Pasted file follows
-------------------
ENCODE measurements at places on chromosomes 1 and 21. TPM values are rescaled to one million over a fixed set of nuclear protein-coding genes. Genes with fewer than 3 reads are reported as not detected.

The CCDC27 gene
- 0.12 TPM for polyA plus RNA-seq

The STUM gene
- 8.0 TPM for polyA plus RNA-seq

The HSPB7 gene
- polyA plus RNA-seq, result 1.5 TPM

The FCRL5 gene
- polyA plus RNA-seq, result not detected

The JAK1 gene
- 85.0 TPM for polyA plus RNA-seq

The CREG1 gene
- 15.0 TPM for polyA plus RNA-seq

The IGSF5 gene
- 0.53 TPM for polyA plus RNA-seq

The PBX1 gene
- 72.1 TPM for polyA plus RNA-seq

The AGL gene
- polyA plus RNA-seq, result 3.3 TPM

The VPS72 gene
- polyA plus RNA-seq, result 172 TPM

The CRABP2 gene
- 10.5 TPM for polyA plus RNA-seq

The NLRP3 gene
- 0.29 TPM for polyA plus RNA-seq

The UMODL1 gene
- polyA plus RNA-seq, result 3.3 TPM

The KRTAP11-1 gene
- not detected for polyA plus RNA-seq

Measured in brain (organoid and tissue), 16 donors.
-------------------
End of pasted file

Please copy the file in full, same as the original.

ENCODE measurements at places on chromosomes 1 and 21. TPM values are rescaled to one million over a fixed set of nuclear protein-coding genes. Genes with fewer than 3 reads are reported as not detected.

The CCDC27 gene
- 0.12 TPM for polyA plus RNA-seq

The STUM gene
- 8.0 TPM for polyA plus RNA-seq

The HSPB7 gene
- polyA plus RNA-seq, result 1.5 TPM

The FCRL5 gene
- polyA plus RNA-seq, result not detected

The JAK1 gene
- 85.0 TPM for polyA plus RNA-seq

The CREG1 gene
- 15.0 TPM for polyA plus RNA-seq

The IGSF5 gene
- 0.53 TPM for polyA plus RNA-seq

The PBX1 gene
- 72.1 TPM for polyA plus RNA-seq

The AGL gene
- polyA plus RNA-seq, result 3.3 TPM

The VPS72 gene
- polyA plus RNA-seq, result 172 TPM

The CRABP2 gene
- 10.5 TPM for polyA plus RNA-seq

The NLRP3 gene
- 0.29 TPM for polyA plus RNA-seq

The UMODL1 gene
- polyA plus RNA-seq, result 3.3 TPM

The KRTAP11-1 gene
- not detected for polyA plus RNA-seq

Measured in brain (organoid and tissue), 16 donors.